Our travels often influence both my own personal style and my knitting; but no trip was more inspiring this way than our 10 day sojourn in Turkey.
In the spring of 2011, we had planned to visit friends teaching in Cairo. Fortunately, we looked at our tickets, and decided that our 48 hour layover in Istanbul could be easily extended to fill the entire trip. After long negotiations with Turkish Air (I’m reasonably certain at this point that our travel agent winces when we call) and extensive perusing of our Lonely Planet, we had a new itinerary. Our friends met us in Istanbul, and we spent 10 days in what has become my favourite travel destination. Our trip was limited to Istanbul and the surreal landscape of Cappadocia, but the seacoast and East remain on my bucket list!
Turkey is a feast of colour and texture for fashion and textile lovers. The streets, clothes and buildings are a wash with soft yellows, oranges, blues and greens. As a knitter, the gorgeous chaos of Istanbul’s bazaars was awe inspiring. Sandwiched between piles of pottery in saturated mosaics, and artfully arranged spices from across Asia and the Middle East are some of the most beautiful, hand crafted textiles and accessories I have ever seen. On the way home, our bags were packed with scarves in pinks, greens and turquoises for our moms and friends, and colourful silk ballet flats and earrings. A rug was mostly definitely not within my maternity leave budget, but I went home dreaming of thick, handcrafted swirls of burgundy and gold to rest my feet on.
Turkey is geographically quite spread out, but domestic flights are very reasonable, and we were able to escape the bustle of Istanbul, and visit Cappadocia. A long history of bizarre geology (the fairy chimneys) and human habitation make it a fantastic place. People are extremely friendly, the food is terrific, and everything is waaaaay cheaper than Istanbul. If you make it to Cappadocia, do not miss the eight story underground cities, used by ancient Christians to hide from Romans, or the magnificent local cuisine – I’m still dreaming about the tomato soup!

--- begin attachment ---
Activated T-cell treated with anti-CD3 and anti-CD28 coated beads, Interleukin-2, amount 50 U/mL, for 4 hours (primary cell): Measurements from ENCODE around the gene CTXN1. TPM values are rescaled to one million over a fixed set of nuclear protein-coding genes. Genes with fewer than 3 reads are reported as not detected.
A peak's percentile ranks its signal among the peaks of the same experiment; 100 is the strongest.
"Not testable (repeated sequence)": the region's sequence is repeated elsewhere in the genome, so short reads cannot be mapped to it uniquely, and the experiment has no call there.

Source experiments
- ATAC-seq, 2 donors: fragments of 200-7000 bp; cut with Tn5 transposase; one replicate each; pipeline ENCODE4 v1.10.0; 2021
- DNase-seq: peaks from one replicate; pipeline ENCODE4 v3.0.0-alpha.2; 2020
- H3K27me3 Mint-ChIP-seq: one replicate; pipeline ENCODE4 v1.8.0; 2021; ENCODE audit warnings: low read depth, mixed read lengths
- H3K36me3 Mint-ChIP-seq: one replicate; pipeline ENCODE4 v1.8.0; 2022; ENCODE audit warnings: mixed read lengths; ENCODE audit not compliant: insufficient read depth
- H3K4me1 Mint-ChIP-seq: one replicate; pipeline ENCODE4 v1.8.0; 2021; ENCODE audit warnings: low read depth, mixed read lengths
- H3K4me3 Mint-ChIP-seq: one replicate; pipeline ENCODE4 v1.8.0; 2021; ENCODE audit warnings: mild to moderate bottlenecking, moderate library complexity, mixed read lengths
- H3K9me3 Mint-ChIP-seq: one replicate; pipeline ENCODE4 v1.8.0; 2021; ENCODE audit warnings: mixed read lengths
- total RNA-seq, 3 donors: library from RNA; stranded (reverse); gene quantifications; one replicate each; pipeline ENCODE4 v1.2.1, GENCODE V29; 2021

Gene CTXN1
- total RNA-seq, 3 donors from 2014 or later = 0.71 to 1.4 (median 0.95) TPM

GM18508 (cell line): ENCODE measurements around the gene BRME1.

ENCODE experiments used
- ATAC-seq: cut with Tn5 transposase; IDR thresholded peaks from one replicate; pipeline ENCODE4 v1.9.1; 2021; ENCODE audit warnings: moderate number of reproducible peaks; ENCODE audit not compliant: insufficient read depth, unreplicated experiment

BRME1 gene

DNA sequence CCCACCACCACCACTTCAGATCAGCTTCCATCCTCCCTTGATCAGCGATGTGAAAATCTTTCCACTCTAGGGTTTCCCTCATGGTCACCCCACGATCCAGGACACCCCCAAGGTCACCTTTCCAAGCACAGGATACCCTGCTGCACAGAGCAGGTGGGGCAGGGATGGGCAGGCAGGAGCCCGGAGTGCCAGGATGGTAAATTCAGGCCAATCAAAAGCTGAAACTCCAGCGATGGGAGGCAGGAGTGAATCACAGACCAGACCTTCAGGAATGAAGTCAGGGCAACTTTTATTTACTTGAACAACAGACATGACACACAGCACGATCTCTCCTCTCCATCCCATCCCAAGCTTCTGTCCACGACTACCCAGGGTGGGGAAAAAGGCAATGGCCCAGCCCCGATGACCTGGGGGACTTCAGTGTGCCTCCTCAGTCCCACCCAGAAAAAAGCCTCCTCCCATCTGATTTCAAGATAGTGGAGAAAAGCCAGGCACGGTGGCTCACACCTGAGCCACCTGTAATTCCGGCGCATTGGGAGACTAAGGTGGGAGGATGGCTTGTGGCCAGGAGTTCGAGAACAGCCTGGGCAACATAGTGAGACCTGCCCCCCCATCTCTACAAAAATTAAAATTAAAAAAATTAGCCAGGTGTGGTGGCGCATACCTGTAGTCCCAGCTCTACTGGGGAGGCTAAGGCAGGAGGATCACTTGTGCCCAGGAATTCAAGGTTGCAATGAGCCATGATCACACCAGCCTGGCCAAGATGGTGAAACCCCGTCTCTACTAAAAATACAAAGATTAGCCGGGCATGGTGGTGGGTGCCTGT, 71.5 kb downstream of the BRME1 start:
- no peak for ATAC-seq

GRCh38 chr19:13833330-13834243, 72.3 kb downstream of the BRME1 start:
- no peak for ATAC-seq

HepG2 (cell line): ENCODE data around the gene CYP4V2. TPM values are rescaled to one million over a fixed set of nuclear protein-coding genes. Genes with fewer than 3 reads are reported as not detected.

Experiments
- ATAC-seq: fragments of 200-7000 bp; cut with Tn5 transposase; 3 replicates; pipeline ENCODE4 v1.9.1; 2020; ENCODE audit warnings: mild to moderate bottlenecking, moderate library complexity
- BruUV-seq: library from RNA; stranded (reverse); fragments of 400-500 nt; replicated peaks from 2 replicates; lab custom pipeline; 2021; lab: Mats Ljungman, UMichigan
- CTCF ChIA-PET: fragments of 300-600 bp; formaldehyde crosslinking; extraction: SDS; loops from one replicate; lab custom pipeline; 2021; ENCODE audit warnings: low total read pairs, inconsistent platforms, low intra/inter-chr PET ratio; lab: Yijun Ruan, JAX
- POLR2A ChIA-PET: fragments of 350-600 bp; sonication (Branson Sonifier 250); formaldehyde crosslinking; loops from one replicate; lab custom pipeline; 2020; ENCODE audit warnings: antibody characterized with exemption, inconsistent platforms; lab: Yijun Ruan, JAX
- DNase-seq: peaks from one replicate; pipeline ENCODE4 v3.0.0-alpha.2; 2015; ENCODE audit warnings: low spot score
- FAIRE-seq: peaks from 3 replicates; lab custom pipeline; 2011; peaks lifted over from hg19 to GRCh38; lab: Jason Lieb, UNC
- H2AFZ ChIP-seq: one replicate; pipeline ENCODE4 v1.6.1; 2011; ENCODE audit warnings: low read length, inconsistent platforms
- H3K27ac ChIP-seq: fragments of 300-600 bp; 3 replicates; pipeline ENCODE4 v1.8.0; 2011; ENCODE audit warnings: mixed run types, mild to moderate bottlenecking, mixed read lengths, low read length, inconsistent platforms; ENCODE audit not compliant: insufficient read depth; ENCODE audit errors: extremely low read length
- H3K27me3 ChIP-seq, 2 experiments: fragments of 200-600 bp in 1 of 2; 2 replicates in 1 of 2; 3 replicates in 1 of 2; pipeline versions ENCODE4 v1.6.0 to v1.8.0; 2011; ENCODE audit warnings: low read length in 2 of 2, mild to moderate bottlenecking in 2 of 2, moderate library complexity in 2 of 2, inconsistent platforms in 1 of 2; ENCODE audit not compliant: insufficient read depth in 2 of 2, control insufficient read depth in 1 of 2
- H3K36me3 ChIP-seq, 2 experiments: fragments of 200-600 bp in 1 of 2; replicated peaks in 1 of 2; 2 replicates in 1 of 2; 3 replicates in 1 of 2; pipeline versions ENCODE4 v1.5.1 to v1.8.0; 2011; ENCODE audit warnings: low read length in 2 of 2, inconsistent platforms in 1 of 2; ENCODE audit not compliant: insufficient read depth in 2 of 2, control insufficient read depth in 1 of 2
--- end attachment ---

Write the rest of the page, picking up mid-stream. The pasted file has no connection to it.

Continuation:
Since the trip, I’ve thought about designing a scarf pattern inspired by the intricate colourwork of Turkish rugs and scarves, but may, in the end, have to leave that to the experts. However, one of my favourite yarns has given me an outlet for all of this Turkey love: Noro Taiyo. The combinations of earthy and saturated colours bring me back to the Spice Bazaar, and the uneven, organic texture is reminiscent of Cappadocia’s surreal hand carved architecture. Since coming across this yarn shortly after our trip, I’ve been using it everywhere.
The yarn itself can be frustrating to work with. It’s thickness is purposely inconsistent; which can give your work a beautiful organic texture, but can also be an absolute pain when a particularly slim section pulls apart in your hands (full confession: I’m a tight knitter). Each multicolour colourway contains a clear outlier, a colour that looks nearly ugly in its contrast to the rest of the yarn. In the right project, the outlier makes the entire work more beautiful, but it in the wrong project, it can make an intricate pattern or adult sweater look plain wacky.
My top Noro successes have been relatively plain patterns that embrace it inconsistency and 70’s colourways. The Paintbox Log Cabin blanket (available for free at Katherine Keyes’ blog: Get Your Hook On) was designed with Noro in mind and it shows.
This blanket took months to make (and upwards of $100 in yarn), but was worth every minute and penny. Katherine Keyes used Noro Kureyon, while I used Noro Taiyo, it is less expensive per yard, and a little easier to care for. This caused a major overestimate in the number of skeins required, and I’ve been experimenting with remainders ever since.
Elizabeth Zimmerman’s Baby Surprise Jacket has eaten up a few of the leftovers. I used the 1968 pattern to make one for each of my two year old nieces, on 5.5 mm needles, it’s a perfect fit. The pattern is technically really easy, but difficult from a reading comprehension perspective, and I highly recommend the 6 episode YouTube videos for anyone unfamiliar with her patterns. It’s knit in one very strange piece, with a single pair of seams across the top of the shoulders. The wacky colours and uneven texture make for really beautiful, obviously retro sweater. The great thing about toddlers is that they can get away with a fashion statement this bold!
Finally this really simple Entrelac cushion cover is now a staple in our living room. The variety of Noro colourways makes it easy to match any couch, or living room and I’ve since knit cushions for half the family.